Millions of kilos of Bangladeshi prawns are exported every year, but as the cash rolls in, so do allegations of environmental destruction and human rights abuses.
Prawn farming is a lucrative business in Bangladesh
We asked for your comments on the following:
Should we eat prawns?
How could the profits from the pink gold be distributed more fairly?
Should Bangladesh try to promote itself as a producer of organic prawns rather than adopting the intensive farming practised in countries like Thailand?
This debate is now closed. Below is a selection of your comments.
Excellent Crossing Continents on the Bangladesh prawn-framing industry, but could have done with being half an hour longer!
Lucy Ash is to be commended for her report on prawn farming in Bangladesh.
She has clearly made a big effort to present a balanced account of a complex industry.
There is no doubt that prawn farms can damage agricultural land and drinking water if saltwater intrusion is not prevented.
However, many of the other problems linked to prawn farming in the programme are general problems that cannot be blamed on shrimp farmers alone. For example: corruption; the activities of criminal gangs; ineffective law enforcement; deforestation; and the large numbers of landless poor that occupy public land without any hope of gaining title.
This is not to deny the fact that prawn farming and other types of aquaculture must be carried out in a responsible manner, but it is worth noting that the prevailing conditions in Bangladesh present major challenges to equitable economic development, whether it is driven by aquaculture, agriculture, textiles or any other kind of activity.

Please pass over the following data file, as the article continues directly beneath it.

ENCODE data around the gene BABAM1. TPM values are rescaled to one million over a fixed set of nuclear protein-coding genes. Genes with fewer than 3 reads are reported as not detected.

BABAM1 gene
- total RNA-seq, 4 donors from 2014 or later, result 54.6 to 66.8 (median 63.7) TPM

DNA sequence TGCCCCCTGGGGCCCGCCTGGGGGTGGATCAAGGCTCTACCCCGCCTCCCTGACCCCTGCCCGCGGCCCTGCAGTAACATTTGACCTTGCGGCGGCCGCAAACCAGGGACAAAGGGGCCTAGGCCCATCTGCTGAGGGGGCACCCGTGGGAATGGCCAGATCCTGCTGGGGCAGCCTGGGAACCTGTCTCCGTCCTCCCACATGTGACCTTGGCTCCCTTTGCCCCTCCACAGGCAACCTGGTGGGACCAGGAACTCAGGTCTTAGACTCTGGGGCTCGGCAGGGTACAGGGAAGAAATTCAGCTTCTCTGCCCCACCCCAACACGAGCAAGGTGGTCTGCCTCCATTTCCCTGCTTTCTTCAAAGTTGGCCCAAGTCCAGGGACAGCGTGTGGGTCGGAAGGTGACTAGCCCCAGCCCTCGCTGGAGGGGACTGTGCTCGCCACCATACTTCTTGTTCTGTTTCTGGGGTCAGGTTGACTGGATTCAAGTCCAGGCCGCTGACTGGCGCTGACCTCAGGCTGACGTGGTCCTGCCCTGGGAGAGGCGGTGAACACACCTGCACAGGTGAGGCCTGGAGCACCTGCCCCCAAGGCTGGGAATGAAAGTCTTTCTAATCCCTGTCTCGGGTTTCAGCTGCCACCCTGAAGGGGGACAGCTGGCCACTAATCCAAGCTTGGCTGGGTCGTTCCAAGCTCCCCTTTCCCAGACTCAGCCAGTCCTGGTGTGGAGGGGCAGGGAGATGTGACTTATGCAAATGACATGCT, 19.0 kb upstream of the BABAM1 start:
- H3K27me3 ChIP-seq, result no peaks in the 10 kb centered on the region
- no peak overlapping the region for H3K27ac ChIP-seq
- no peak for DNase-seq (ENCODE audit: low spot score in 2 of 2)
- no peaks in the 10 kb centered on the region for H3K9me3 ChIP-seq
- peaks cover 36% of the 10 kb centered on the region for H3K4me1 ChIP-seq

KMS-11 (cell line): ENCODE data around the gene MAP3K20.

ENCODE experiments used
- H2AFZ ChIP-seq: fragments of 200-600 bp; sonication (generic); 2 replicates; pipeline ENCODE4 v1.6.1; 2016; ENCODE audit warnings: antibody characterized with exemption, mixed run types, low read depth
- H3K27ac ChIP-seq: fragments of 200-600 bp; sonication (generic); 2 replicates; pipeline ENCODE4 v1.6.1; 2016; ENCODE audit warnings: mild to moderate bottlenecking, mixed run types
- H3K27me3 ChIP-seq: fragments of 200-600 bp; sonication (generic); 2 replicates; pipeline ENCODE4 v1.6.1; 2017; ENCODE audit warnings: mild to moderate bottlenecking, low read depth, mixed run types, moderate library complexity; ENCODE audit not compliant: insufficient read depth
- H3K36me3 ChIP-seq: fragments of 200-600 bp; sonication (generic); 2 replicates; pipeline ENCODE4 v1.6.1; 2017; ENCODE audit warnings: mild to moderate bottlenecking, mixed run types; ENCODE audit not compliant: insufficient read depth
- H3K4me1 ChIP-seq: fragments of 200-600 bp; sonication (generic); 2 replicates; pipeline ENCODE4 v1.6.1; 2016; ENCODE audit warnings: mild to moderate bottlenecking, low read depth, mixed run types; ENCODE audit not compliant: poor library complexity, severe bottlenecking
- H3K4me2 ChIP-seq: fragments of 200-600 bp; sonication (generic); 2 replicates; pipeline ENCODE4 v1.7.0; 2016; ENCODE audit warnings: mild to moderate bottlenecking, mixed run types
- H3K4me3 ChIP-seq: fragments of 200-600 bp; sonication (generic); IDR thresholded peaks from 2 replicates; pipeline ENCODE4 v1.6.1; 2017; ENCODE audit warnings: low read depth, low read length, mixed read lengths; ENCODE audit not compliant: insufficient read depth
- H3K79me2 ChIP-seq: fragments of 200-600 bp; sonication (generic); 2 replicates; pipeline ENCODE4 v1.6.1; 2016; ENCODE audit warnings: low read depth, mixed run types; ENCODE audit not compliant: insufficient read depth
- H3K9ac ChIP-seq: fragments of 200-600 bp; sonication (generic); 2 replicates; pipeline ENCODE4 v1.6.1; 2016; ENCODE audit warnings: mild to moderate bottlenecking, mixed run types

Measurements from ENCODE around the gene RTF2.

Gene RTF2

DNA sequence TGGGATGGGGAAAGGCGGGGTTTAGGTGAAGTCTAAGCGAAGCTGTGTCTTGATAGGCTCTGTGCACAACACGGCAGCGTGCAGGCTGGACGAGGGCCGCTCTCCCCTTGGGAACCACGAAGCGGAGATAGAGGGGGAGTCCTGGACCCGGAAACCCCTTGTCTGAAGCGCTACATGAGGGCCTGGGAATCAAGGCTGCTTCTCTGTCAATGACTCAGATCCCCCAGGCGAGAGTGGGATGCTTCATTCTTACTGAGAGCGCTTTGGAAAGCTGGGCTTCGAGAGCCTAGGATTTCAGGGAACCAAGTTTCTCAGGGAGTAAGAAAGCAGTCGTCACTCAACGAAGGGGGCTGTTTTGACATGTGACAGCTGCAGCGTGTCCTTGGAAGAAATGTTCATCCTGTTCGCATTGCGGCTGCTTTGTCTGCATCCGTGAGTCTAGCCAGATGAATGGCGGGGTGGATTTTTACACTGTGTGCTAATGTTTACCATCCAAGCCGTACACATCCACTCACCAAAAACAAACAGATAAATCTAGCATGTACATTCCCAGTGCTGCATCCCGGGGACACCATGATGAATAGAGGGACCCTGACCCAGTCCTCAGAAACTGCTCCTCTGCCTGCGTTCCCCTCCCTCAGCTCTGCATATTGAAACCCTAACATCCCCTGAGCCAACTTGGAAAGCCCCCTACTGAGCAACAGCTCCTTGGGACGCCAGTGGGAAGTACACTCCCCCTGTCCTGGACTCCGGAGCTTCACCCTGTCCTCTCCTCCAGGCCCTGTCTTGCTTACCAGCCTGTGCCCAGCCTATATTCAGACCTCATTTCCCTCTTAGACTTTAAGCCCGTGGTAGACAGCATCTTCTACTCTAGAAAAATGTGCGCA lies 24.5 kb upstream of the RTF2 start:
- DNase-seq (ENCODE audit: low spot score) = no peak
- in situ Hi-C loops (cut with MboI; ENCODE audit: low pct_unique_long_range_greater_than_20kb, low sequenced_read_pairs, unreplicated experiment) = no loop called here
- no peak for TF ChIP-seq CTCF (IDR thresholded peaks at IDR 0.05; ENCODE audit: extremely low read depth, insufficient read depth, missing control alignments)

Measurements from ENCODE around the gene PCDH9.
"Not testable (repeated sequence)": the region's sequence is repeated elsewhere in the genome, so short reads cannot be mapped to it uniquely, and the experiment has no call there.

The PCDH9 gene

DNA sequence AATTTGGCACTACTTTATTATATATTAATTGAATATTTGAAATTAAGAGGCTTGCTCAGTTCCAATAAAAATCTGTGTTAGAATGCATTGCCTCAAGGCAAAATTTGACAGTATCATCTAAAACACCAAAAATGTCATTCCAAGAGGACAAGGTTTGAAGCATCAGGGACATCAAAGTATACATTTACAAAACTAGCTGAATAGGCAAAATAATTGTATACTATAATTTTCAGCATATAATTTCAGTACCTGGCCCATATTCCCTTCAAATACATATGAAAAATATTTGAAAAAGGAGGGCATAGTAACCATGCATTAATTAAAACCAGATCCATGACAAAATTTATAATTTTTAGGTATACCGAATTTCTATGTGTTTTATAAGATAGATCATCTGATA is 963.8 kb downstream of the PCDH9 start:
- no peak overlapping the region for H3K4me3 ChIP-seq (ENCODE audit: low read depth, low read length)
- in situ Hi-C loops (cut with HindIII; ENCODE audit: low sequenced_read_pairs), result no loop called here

Daniel Lee, Standards Development, Global Aquaculture Alliance
I felt Lucy Ash's report was balanced, very informative and well-researched.
The social atrocities and injustices highlighted in the programme say more about the overall lawlessness and weak governance in Bangladesh than anything specifically sinister about its shrimp industry.
In the end, an equitable solution has to be reached between those whose lives have been adversely affected and the industrialists themselves who must uphold their share of social and environmental responsibilities.
The government has to facilitate the process by legislating environmental health and safety laws, publishing compensation and land allocation guidelines, providing administrative and logistic support and by providing a strong legal infrastructure.
But improving law and order costs money, and punishment against Bangladesh by way of sanctions or bans will only aggravate the problem.
A well-managed and co-ordinated effort between the government, donor agencies, environmentalists, social groups, entrepreneurs and workers can sooner turn this into an economically booming co-operative, and will ultimately result in a better quality of life for Bangladeshis.
Shabbir A. Bashar, Ph.D., San Francisco Bay Area, California, USA
I thought this was a valuable and balanced report, careful to highlight the conflicting priorities of an extremely poor country, without hiding from the very serious problems related to this industry.
However, I remain convinced that due to consumer demand, if producers in Bangladesh and elsewhere produce shrimp even in an environmentally sustainable and socially equitable manner, the same pattern of violence, intimidation and environmental destruction will continue.
This is another instance where the individual consumer and the big businesses have a choice that will either protect or destroy the livelihoods, environment and basic human rights of many thousands of poor people.
Steve Trent, Director, Environmental Justice Foundation
The comments we publish are not necessarily the views of the BBC but will reflect the balance of views we have received. It is helpful if contributors state if they work for any organisation relevant to an issue discussed. Readers should form their own views on whether messages published represent undeclared interests, or views prompted by a common source.